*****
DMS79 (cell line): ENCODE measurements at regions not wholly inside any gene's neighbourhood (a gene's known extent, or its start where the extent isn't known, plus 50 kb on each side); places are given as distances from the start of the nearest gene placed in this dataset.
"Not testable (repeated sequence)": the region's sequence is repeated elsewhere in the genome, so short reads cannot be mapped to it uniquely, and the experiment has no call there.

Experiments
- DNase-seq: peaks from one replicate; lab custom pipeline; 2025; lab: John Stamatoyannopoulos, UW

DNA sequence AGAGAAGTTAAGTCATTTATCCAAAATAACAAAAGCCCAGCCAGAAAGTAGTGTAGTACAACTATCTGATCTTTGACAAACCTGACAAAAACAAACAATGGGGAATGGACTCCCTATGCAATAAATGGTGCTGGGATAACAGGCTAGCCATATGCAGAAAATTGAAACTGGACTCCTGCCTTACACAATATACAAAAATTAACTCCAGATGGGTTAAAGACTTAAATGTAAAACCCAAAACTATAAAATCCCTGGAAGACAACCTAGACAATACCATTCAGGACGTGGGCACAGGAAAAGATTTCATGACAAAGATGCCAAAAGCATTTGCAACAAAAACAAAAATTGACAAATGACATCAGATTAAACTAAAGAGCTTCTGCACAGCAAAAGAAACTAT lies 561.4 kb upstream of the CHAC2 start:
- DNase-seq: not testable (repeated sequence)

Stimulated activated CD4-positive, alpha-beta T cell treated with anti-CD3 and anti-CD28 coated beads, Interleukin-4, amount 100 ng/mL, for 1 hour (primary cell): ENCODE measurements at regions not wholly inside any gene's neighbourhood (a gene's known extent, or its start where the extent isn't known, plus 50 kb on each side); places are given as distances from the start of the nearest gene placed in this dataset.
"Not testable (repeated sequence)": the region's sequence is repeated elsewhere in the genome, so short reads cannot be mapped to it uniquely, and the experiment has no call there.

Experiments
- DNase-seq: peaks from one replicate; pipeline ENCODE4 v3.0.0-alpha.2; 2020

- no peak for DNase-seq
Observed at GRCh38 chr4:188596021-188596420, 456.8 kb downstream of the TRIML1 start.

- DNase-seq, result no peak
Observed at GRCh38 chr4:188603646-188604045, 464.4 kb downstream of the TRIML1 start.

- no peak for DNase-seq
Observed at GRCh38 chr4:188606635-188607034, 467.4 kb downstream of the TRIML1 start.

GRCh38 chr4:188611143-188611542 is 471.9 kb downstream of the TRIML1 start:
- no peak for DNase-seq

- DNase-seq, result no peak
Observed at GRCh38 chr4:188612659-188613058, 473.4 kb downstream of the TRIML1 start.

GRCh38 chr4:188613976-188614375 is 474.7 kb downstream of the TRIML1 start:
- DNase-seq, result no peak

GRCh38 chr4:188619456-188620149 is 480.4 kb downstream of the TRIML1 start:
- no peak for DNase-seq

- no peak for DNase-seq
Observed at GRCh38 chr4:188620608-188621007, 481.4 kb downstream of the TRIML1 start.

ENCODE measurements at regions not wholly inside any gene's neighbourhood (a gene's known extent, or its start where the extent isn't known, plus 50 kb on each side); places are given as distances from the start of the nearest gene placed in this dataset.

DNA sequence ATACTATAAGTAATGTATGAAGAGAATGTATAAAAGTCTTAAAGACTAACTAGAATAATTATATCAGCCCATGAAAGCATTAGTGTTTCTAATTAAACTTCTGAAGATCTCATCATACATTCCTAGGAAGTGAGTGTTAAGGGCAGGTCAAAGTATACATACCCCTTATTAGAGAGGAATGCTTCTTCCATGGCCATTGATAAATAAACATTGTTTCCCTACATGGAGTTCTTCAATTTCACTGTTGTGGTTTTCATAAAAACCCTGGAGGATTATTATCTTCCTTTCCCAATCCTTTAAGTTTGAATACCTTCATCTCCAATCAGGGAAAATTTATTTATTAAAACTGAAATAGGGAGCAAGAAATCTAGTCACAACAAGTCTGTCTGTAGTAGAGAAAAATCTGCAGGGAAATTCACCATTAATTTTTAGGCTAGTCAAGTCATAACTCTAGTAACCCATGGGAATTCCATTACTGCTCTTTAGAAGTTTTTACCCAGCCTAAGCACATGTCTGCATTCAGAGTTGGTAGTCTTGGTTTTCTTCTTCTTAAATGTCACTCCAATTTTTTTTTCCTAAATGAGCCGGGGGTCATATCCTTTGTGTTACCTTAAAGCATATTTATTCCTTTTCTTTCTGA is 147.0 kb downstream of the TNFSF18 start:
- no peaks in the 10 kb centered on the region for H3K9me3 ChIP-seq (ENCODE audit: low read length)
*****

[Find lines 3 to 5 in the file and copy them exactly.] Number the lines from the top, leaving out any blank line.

Experiments
- DNase-seq: peaks from one replicate; lab custom pipeline; 2025; lab: John Stamatoyannopoulos, UW

DNA sequence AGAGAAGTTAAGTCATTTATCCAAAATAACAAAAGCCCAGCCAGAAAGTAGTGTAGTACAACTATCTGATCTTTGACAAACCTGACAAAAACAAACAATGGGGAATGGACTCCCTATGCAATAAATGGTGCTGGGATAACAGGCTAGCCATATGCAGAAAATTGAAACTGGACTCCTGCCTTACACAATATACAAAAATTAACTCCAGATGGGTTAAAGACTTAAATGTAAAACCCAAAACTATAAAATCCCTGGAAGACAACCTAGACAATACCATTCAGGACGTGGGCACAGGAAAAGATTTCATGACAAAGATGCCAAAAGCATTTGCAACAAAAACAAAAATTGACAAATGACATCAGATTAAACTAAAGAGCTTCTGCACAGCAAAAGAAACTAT lies 561.4 kb upstream of the CHAC2 start: